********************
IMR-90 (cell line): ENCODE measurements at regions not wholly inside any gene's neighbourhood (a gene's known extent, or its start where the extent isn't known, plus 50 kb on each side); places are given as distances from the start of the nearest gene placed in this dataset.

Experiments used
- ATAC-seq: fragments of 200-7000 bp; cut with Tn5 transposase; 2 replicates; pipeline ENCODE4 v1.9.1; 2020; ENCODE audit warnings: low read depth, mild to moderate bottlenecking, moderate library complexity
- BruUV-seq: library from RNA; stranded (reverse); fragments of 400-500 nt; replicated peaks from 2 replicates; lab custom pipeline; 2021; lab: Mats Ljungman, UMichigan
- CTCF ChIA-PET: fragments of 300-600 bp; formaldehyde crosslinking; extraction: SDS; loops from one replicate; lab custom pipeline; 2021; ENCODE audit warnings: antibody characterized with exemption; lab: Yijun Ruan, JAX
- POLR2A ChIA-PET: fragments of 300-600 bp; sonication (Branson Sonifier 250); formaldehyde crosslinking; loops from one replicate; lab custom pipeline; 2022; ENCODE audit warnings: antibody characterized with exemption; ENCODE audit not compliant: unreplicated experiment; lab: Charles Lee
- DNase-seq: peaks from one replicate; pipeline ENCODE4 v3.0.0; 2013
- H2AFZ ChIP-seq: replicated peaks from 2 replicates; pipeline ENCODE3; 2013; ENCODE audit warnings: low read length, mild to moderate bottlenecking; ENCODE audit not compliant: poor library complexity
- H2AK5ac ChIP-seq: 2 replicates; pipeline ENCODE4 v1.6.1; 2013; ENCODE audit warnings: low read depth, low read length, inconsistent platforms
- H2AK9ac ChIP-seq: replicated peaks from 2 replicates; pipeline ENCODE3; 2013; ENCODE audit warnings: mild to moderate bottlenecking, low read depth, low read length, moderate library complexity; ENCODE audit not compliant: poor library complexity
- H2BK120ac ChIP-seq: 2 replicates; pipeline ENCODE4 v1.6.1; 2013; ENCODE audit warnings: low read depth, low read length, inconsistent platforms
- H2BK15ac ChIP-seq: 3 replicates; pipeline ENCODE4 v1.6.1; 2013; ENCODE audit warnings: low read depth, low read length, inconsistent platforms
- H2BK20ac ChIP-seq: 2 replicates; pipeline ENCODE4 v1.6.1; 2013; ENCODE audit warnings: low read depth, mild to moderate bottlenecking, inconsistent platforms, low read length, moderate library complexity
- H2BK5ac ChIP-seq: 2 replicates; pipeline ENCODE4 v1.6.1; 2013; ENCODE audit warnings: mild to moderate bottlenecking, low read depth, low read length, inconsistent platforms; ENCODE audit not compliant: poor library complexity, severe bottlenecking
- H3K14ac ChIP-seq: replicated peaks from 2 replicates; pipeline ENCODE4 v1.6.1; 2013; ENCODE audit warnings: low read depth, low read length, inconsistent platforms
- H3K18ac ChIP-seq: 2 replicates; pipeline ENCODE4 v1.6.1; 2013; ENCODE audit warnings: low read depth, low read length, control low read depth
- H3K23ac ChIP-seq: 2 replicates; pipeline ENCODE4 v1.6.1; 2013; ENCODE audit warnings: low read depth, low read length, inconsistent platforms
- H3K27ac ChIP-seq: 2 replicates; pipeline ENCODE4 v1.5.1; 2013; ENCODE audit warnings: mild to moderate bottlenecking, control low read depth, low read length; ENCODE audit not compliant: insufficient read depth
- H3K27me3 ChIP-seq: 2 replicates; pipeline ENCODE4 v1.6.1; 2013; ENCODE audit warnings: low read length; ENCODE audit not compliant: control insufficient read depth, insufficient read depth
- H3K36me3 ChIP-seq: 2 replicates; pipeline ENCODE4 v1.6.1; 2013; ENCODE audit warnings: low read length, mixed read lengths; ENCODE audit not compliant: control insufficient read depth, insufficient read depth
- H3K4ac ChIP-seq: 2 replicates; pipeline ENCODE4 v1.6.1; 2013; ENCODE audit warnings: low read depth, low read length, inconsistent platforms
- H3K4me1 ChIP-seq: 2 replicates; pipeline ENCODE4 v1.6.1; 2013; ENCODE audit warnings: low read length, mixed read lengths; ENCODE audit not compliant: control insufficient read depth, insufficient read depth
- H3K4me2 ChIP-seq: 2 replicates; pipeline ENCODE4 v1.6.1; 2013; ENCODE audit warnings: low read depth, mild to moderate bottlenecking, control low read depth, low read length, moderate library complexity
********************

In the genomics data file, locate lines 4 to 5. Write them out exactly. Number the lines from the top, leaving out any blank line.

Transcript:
- BruUV-seq: library from RNA; stranded (reverse); fragments of 400-500 nt; replicated peaks from 2 replicates; lab custom pipeline; 2021; lab: Mats Ljungman, UMichigan
- CTCF ChIA-PET: fragments of 300-600 bp; formaldehyde crosslinking; extraction: SDS; loops from one replicate; lab custom pipeline; 2021; ENCODE audit warnings: antibody characterized with exemption; lab: Yijun Ruan, JAX